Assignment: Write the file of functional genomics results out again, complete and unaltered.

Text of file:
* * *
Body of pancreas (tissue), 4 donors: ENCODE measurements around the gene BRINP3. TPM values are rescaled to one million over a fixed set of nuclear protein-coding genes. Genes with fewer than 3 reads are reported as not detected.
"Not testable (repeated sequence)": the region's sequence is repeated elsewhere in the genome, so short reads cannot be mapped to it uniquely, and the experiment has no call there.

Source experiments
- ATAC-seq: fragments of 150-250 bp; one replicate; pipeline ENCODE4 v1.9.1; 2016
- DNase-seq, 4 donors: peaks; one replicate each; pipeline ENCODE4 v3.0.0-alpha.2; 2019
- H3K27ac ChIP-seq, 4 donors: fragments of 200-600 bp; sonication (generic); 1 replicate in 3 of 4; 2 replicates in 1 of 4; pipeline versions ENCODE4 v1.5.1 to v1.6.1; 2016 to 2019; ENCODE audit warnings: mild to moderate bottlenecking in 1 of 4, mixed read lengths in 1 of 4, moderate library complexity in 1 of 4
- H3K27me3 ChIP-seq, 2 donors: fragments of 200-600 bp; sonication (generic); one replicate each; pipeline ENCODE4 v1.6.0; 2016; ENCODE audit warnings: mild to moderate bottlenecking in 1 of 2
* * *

Body of pancreas (tissue), 4 donors: ENCODE measurements around the gene BRINP3. TPM values are rescaled to one million over a fixed set of nuclear protein-coding genes. Genes with fewer than 3 reads are reported as not detected.
"Not testable (repeated sequence)": the region's sequence is repeated elsewhere in the genome, so short reads cannot be mapped to it uniquely, and the experiment has no call there.

Source experiments
- ATAC-seq: fragments of 150-250 bp; one replicate; pipeline ENCODE4 v1.9.1; 2016
- DNase-seq, 4 donors: peaks; one replicate each; pipeline ENCODE4 v3.0.0-alpha.2; 2019
- H3K27ac ChIP-seq, 4 donors: fragments of 200-600 bp; sonication (generic); 1 replicate in 3 of 4; 2 replicates in 1 of 4; pipeline versions ENCODE4 v1.5.1 to v1.6.1; 2016 to 2019; ENCODE audit warnings: mild to moderate bottlenecking in 1 of 4, mixed read lengths in 1 of 4, moderate library complexity in 1 of 4
- H3K27me3 ChIP-seq, 2 donors: fragments of 200-600 bp; sonication (generic); one replicate each; pipeline ENCODE4 v1.6.0; 2016; ENCODE audit warnings: mild to moderate bottlenecking in 1 of 2